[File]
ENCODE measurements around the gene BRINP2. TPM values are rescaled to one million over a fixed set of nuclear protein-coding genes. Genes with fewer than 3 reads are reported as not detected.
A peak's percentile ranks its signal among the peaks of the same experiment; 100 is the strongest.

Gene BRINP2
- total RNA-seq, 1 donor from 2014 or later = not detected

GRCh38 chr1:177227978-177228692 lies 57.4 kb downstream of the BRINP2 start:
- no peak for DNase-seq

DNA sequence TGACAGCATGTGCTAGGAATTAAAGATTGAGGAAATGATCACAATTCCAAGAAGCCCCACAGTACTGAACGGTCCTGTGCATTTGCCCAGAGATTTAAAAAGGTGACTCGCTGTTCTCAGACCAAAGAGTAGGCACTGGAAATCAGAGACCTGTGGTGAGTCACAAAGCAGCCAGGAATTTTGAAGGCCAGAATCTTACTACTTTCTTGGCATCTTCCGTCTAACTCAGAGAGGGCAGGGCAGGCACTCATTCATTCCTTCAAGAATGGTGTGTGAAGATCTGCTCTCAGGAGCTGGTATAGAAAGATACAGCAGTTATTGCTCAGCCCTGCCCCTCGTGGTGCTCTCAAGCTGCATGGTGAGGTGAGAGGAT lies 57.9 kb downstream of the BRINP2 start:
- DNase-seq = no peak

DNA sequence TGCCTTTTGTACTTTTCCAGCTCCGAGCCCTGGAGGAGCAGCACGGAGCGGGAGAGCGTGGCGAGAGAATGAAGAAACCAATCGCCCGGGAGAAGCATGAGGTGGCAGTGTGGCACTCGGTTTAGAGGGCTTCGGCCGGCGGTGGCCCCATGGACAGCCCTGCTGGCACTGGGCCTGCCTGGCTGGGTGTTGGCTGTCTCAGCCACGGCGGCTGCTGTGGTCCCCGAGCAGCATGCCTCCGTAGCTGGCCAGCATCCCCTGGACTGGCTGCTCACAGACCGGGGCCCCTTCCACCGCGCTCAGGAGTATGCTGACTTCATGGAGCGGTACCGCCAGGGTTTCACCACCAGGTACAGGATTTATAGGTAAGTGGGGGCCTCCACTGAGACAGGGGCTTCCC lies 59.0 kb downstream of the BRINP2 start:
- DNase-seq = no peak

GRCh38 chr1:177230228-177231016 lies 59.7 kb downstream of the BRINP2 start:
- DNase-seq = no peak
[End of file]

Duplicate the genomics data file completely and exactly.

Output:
ENCODE measurements around the gene BRINP2. TPM values are rescaled to one million over a fixed set of nuclear protein-coding genes. Genes with fewer than 3 reads are reported as not detected.
A peak's percentile ranks its signal among the peaks of the same experiment; 100 is the strongest.

Gene BRINP2
- total RNA-seq, 1 donor from 2014 or later = not detected

GRCh38 chr1:177227978-177228692 lies 57.4 kb downstream of the BRINP2 start:
- no peak for DNase-seq

DNA sequence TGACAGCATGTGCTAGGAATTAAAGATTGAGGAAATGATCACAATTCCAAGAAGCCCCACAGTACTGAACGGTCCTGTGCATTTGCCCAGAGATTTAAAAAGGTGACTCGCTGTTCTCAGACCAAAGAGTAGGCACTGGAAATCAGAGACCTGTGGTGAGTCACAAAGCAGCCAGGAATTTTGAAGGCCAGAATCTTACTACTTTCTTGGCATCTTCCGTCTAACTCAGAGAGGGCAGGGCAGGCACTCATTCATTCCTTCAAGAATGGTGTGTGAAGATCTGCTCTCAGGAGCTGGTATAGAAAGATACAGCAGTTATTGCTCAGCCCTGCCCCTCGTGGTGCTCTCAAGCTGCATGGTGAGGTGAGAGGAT lies 57.9 kb downstream of the BRINP2 start:
- DNase-seq = no peak

DNA sequence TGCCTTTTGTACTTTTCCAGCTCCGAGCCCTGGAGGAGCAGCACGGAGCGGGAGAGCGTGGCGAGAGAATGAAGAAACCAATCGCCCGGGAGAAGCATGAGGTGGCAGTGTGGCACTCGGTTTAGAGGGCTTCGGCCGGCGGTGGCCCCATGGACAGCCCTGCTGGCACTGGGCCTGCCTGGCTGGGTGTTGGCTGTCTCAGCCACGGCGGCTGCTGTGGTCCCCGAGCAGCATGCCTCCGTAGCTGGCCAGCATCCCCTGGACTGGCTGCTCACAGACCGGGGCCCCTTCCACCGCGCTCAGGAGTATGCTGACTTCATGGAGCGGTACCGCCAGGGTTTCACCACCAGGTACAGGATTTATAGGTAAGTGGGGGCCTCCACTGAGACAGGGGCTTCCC lies 59.0 kb downstream of the BRINP2 start:
- DNase-seq = no peak

GRCh38 chr1:177230228-177231016 lies 59.7 kb downstream of the BRINP2 start:
- DNase-seq = no peak